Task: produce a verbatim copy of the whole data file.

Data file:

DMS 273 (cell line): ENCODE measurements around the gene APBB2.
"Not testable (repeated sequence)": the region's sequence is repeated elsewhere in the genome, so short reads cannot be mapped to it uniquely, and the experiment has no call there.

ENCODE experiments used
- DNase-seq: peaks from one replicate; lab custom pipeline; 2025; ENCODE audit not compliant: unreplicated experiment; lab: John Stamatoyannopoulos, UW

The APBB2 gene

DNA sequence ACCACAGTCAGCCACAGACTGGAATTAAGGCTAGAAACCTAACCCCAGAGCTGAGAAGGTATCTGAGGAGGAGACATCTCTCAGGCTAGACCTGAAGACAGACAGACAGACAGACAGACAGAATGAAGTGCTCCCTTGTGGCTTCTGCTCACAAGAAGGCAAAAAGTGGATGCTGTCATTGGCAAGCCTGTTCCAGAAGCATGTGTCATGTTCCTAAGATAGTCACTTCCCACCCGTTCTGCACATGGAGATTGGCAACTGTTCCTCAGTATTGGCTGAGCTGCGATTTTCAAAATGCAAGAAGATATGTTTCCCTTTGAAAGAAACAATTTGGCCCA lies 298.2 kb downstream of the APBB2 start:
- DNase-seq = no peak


DMS 273 (cell line): ENCODE measurements around the gene APBB2.
"Not testable (repeated sequence)": the region's sequence is repeated elsewhere in the genome, so short reads cannot be mapped to it uniquely, and the experiment has no call there.

ENCODE experiments used
- DNase-seq: peaks from one replicate; lab custom pipeline; 2025; ENCODE audit not compliant: unreplicated experiment; lab: John Stamatoyannopoulos, UW

The APBB2 gene

DNA sequence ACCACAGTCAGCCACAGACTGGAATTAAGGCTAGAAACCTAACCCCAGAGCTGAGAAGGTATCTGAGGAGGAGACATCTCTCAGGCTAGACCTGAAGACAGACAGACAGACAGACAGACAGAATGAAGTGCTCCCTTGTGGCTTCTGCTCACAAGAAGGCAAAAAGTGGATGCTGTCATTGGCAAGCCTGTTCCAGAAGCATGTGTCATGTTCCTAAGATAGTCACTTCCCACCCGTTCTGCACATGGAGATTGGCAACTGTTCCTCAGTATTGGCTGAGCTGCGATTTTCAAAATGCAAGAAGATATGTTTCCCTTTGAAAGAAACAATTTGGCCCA lies 298.2 kb downstream of the APBB2 start:
- DNase-seq = no peak